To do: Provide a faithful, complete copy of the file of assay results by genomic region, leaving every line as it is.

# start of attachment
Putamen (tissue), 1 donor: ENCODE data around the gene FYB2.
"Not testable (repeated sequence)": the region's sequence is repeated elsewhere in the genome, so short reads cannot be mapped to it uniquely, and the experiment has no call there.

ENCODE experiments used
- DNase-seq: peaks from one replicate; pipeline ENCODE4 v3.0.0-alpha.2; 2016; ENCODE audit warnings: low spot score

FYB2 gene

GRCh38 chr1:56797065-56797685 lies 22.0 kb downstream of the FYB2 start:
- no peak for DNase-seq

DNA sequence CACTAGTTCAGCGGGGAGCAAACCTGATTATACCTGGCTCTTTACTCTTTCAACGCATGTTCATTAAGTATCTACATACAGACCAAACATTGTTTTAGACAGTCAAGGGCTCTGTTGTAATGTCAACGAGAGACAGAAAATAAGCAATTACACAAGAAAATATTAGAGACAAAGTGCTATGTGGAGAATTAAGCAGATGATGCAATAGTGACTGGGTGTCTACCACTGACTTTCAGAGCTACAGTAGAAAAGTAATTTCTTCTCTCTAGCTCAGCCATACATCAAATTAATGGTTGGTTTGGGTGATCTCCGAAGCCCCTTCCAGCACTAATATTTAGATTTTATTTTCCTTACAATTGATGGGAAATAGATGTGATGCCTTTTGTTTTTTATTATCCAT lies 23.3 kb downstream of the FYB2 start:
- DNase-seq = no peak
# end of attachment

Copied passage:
Putamen (tissue), 1 donor: ENCODE data around the gene FYB2.
"Not testable (repeated sequence)": the region's sequence is repeated elsewhere in the genome, so short reads cannot be mapped to it uniquely, and the experiment has no call there.

ENCODE experiments used
- DNase-seq: peaks from one replicate; pipeline ENCODE4 v3.0.0-alpha.2; 2016; ENCODE audit warnings: low spot score

FYB2 gene

GRCh38 chr1:56797065-56797685 lies 22.0 kb downstream of the FYB2 start:
- no peak for DNase-seq

DNA sequence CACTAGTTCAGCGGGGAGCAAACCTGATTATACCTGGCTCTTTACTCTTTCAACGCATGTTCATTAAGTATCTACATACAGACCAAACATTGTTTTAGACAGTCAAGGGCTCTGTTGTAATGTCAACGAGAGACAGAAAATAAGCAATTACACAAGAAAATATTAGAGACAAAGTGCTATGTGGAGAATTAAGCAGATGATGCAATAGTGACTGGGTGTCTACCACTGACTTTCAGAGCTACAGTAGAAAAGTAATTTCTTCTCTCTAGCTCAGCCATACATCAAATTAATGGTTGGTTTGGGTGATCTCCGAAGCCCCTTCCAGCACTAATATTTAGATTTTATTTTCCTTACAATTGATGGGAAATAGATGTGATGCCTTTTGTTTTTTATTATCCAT lies 23.3 kb downstream of the FYB2 start:
- DNase-seq = no peak